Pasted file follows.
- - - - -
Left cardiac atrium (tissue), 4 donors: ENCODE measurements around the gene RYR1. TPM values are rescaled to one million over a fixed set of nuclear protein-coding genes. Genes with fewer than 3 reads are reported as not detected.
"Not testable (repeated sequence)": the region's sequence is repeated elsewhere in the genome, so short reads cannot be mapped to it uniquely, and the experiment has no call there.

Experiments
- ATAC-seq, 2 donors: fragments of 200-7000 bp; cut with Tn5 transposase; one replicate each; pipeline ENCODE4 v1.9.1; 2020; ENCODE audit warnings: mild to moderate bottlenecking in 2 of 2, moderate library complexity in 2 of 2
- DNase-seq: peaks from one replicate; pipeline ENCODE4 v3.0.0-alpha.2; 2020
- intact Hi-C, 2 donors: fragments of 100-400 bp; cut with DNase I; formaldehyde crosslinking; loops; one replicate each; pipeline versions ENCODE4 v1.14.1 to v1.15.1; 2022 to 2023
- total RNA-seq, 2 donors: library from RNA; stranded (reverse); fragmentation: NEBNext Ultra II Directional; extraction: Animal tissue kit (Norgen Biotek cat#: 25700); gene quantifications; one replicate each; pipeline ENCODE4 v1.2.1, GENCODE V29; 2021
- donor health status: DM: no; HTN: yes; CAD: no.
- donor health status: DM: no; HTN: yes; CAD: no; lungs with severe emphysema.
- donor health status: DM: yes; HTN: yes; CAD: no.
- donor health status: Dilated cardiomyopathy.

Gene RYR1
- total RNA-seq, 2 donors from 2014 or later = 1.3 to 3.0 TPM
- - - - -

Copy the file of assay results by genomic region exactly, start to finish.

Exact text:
Left cardiac atrium (tissue), 4 donors: ENCODE measurements around the gene RYR1. TPM values are rescaled to one million over a fixed set of nuclear protein-coding genes. Genes with fewer than 3 reads are reported as not detected.
"Not testable (repeated sequence)": the region's sequence is repeated elsewhere in the genome, so short reads cannot be mapped to it uniquely, and the experiment has no call there.

Experiments
- ATAC-seq, 2 donors: fragments of 200-7000 bp; cut with Tn5 transposase; one replicate each; pipeline ENCODE4 v1.9.1; 2020; ENCODE audit warnings: mild to moderate bottlenecking in 2 of 2, moderate library complexity in 2 of 2
- DNase-seq: peaks from one replicate; pipeline ENCODE4 v3.0.0-alpha.2; 2020
- intact Hi-C, 2 donors: fragments of 100-400 bp; cut with DNase I; formaldehyde crosslinking; loops; one replicate each; pipeline versions ENCODE4 v1.14.1 to v1.15.1; 2022 to 2023
- total RNA-seq, 2 donors: library from RNA; stranded (reverse); fragmentation: NEBNext Ultra II Directional; extraction: Animal tissue kit (Norgen Biotek cat#: 25700); gene quantifications; one replicate each; pipeline ENCODE4 v1.2.1, GENCODE V29; 2021
- donor health status: DM: no; HTN: yes; CAD: no.
- donor health status: DM: no; HTN: yes; CAD: no; lungs with severe emphysema.
- donor health status: DM: yes; HTN: yes; CAD: no.
- donor health status: Dilated cardiomyopathy.

Gene RYR1
- total RNA-seq, 2 donors from 2014 or later = 1.3 to 3.0 TPM